Susan Cottrell of Austin, Texas, is a reformed Evangelical Christian. When one of her daughters came out as a lesbian and another came out as bisexual, she and her husband, Robert, knew that their love for them was stronger than any church teaching them to "love the sinner, hate the sin."
Susan runs a blog at www.freedhearts.com where she writes about her experiences and tries to help other parents who find conflict with their Christian beliefs and that of accepting LGBTQ people.
Despite international media scrutiny and criticism from foreign heads of state and hundreds of thousands of activists around the world, Russian officials won’t back down from the country’s controversial law banning gay “propaganda” — prompting calls for boycotts of everything from the 2014 Winter Olympics to vodkas associated with Russia.
Passed unanimously by Parliament and signed by Russian President Vladimir Putin on June 30, the law is aimed at protecting minors from “propaganda of non-traditional sexual relations” and is so vague critics fear it could criminalize simply being openly gay or expressing any support for LGBT equality.
The propaganda law, part of a rising tide of homophobia in Russia (see sidebar, “Russia’s attack on LGBT rights”), includes a clause specifically related to foreigners, who could face fines, 15 days of detainment and deportation. The clause raises questions about the impact on thousands of foreign athletes, staffers, media and fans expected to attend the upcoming Olympics, set for Feb. 7-23 in Sochi, Russia.
In June, when Russia’s government passed an anti-gay “propaganda” bill that was quickly signed into law by President Vladimir Putin, LGBT Americans reacted with fury.
Many jumped to action by organizing petitions to boycott or move the Olympics. Dan Savage, gay activist and columnist for the Seattle Stranger, urged his readers and others to boycott one of Russia’s leading exports — vodka, specifically Stolichnaya vodka.
“[T]here is something we can do right here, right now, in Seattle and other US cities to show our solidarity with Russian queers and their allies and to help to draw international attention to the persecution of gay men, lesbians, bisexuals, trans people, and straight allies in Putin’s increasingly fascistic Russia: DUMP RUSSIAN VODKA,” Savage wrote in his July 24 column.
Anti-gay laws spark debate over Olympic boycott
Outspoken LGBT rights ally John Lewis is the only member of Congress from Georgia to sign a letter calling on Secretary of State John Kerry to ensure the safety of LGBT Americans attending the 2014 Winter Olympics in Sochi, Russia.
"We are writing to you regarding the troubling implications of a recently-enacted Russian law criminalizing actions or statements deemed to be in support of the lesbian, gay, bisexual, and transgender (LGBT) community," states the letter, led by U.S. Rep. Jerry Nadler (D-N.Y.) and signed by 83 members of Congress including Lewis (D-Ga.).
U.S. Rep. John Lewis joins concern over Russia's anti-gay laws
Several Atlanta gay bars are dumping Stolichnaya as a way to protest the inhumane treatment of LGBT people in Russia, where this brand of vodka originated.
On June 15, Robby Kelley, co-owner of the Atlanta Eagle, announced his bar would stop serving the popular vodka and any other Russian booze.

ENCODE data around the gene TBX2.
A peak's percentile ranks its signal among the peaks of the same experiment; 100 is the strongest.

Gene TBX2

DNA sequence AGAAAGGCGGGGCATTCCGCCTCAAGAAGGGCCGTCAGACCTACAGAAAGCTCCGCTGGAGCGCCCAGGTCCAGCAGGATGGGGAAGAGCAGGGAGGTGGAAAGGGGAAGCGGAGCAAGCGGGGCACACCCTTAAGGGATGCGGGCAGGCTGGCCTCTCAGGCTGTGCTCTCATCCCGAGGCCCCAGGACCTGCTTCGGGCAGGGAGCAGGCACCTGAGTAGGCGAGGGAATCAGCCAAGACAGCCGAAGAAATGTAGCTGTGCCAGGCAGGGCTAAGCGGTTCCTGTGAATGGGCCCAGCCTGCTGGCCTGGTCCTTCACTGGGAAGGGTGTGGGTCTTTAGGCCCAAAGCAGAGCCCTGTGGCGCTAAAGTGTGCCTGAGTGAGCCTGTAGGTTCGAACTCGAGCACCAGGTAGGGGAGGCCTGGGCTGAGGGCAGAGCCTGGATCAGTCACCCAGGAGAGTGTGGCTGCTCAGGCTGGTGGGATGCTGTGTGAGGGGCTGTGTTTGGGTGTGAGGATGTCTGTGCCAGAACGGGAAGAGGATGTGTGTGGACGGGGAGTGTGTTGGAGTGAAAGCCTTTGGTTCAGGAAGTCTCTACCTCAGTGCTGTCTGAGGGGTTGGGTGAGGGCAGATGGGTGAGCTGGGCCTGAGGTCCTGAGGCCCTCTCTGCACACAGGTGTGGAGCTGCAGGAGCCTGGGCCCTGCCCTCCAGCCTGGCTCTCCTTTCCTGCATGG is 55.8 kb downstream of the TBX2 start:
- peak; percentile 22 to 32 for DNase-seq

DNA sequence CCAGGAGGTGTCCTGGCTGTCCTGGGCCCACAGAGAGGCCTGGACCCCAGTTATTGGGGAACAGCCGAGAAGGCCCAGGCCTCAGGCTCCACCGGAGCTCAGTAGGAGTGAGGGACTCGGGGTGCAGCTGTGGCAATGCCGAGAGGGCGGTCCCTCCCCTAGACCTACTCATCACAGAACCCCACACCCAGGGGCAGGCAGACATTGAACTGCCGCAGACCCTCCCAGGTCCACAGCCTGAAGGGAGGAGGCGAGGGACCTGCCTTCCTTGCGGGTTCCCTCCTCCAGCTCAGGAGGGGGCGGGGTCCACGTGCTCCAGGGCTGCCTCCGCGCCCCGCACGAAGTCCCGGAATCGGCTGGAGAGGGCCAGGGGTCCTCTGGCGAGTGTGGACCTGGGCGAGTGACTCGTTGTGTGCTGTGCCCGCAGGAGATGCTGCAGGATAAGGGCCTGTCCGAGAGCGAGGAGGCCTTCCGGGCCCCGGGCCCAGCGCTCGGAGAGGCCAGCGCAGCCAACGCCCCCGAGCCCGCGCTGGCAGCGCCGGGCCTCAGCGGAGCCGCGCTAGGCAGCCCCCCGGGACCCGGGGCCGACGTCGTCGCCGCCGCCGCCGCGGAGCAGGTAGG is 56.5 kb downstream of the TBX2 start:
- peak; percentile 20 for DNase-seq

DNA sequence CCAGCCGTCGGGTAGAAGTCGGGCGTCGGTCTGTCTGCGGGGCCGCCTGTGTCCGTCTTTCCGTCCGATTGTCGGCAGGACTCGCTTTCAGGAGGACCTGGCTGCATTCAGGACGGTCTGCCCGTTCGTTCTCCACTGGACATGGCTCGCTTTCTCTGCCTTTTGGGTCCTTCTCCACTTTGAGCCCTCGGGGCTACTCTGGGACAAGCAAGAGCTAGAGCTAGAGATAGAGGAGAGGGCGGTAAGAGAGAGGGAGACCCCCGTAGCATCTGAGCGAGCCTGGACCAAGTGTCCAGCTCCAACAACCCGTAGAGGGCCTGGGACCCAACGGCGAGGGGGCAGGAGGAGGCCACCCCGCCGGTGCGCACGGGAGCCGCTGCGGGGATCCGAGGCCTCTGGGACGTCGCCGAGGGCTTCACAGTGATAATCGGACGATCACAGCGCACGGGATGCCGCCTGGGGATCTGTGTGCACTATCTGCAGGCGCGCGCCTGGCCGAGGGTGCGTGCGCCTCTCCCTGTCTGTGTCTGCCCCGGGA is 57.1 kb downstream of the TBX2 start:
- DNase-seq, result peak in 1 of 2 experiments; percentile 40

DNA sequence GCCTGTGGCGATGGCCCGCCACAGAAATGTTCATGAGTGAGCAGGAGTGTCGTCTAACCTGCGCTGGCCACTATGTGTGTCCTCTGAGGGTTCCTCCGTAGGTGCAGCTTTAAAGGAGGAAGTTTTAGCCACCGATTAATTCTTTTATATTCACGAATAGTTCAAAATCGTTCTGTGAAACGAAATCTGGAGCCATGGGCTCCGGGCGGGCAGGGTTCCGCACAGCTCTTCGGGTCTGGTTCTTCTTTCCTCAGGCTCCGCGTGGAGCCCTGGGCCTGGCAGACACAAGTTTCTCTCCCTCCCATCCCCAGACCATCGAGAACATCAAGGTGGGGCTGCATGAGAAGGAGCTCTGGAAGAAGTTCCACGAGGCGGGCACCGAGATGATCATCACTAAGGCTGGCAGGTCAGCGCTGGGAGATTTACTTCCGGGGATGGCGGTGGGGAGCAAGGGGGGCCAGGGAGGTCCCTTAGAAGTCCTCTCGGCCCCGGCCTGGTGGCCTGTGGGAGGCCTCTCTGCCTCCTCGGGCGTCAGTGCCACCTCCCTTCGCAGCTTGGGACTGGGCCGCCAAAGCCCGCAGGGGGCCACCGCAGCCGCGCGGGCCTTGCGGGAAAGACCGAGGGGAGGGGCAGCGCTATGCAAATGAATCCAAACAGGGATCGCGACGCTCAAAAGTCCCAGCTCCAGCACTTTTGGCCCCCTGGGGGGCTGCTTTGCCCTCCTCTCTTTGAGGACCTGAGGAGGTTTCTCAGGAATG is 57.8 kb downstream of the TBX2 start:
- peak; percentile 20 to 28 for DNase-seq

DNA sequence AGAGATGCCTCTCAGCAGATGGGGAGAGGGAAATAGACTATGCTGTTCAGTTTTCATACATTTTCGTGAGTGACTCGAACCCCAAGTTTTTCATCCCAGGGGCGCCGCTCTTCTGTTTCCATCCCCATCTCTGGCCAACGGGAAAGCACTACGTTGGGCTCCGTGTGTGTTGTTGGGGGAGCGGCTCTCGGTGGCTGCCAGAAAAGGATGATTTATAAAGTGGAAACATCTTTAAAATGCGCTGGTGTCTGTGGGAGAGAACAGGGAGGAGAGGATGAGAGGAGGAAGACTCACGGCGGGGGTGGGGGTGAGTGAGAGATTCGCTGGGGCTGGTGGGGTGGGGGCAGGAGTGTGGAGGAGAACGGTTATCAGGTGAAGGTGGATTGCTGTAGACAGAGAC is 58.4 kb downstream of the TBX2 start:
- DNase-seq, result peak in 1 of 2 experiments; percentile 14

"I know Stoli is not made in Russia but profits made from it goes there. The Atlanta Eagle will no longer carry these vodkas. When we are out, we are out. I'm a small bar but [feel] like [it's] my job [not] to support vodka or [products] from a country that just removed the rights of the lgbt community for the next 100 years," he said.
To boycott, or not to boycott, that is the question.
All Out, a global gay rights group launched in 2010, and Athlete Ally, a U.S.-based organization that promotes LGBT inclusion in sports, released a joint statement today, calling on a political solution rather than a boycott of the upcoming Winter Olympics in Sochi, Russia, over the country's anti-gay agenda.
A flurry of online petitions calling for a complete boycott of the games, its corporate sponsors and even NBC have cropped up recently. Some gay bars have even started their own boycott of Russian vodka.
But All Out Executive Director Andre Banks said today that a boycott of the games to protest Russia's anti-gay laws was not the most prudent way to send a message to Russian politicians.
Gay rights activists across the globe have called on the international community to boycott the upcoming 2014 Winter Olympics in Sochi, Russia, over the country's continued crackdown on gay rights activists and LGBTQ tourists.
Already, online petition creators have amassed thousands of digital signatures calling for a complete boycott of the upcoming games.
One such petition, currently on Change.org, has amassed some 20,000 signatures.
RUSA LGBT, an LGBTQ advocacy organization made up of Russian speakers, is leading the call for a boycott of the games. Its message is pretty simple: Do not support Sochi.
While gay and lesbian Americans are anxiously awaiting a pair of U.S. Supreme Court rulings that could see the biggest advancement of LGBT rights in American history, Russia is taking a decidedly different path.
Russia's lower house of Parliament today passed a law banning gay “propaganda,” which is being called an unnecessary overreach by international gay rights activists. The vote was 436 to 0 with one abstention while some 20 activists were arrested earlier today during protests against the legislation.
According to news outlet Russia Today, the current version of the law “describes the propaganda of non-traditional sexual relations as 'spreading the information in order to form non-traditional sexual desires in children, describing such relations as attractive, promoting the distorted understanding of social equality of traditional and non-traditional relations and also unwanted solicitation of information that could provoke interest to such relations.'”